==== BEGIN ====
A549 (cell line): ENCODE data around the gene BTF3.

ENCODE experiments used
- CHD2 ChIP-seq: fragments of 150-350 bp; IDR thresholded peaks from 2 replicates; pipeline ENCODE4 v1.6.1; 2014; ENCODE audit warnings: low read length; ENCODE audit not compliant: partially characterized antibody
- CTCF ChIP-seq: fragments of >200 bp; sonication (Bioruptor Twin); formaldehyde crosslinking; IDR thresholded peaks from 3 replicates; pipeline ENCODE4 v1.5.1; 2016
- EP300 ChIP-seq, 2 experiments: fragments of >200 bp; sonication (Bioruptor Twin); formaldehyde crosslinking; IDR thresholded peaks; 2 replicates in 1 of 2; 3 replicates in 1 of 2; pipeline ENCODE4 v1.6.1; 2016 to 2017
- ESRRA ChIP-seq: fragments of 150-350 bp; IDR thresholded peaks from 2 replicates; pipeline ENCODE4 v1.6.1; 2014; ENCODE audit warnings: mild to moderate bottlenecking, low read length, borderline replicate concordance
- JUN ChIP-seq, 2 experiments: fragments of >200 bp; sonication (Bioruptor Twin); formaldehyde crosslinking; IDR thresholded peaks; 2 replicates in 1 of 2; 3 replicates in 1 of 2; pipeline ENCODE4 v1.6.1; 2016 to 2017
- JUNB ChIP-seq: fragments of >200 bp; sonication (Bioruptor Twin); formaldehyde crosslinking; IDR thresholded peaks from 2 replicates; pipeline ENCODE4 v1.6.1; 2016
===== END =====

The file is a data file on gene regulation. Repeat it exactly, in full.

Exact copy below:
A549 (cell line): ENCODE data around the gene BTF3.

ENCODE experiments used
- CHD2 ChIP-seq: fragments of 150-350 bp; IDR thresholded peaks from 2 replicates; pipeline ENCODE4 v1.6.1; 2014; ENCODE audit warnings: low read length; ENCODE audit not compliant: partially characterized antibody
- CTCF ChIP-seq: fragments of >200 bp; sonication (Bioruptor Twin); formaldehyde crosslinking; IDR thresholded peaks from 3 replicates; pipeline ENCODE4 v1.5.1; 2016
- EP300 ChIP-seq, 2 experiments: fragments of >200 bp; sonication (Bioruptor Twin); formaldehyde crosslinking; IDR thresholded peaks; 2 replicates in 1 of 2; 3 replicates in 1 of 2; pipeline ENCODE4 v1.6.1; 2016 to 2017
- ESRRA ChIP-seq: fragments of 150-350 bp; IDR thresholded peaks from 2 replicates; pipeline ENCODE4 v1.6.1; 2014; ENCODE audit warnings: mild to moderate bottlenecking, low read length, borderline replicate concordance
- JUN ChIP-seq, 2 experiments: fragments of >200 bp; sonication (Bioruptor Twin); formaldehyde crosslinking; IDR thresholded peaks; 2 replicates in 1 of 2; 3 replicates in 1 of 2; pipeline ENCODE4 v1.6.1; 2016 to 2017
- JUNB ChIP-seq: fragments of >200 bp; sonication (Bioruptor Twin); formaldehyde crosslinking; IDR thresholded peaks from 2 replicates; pipeline ENCODE4 v1.6.1; 2016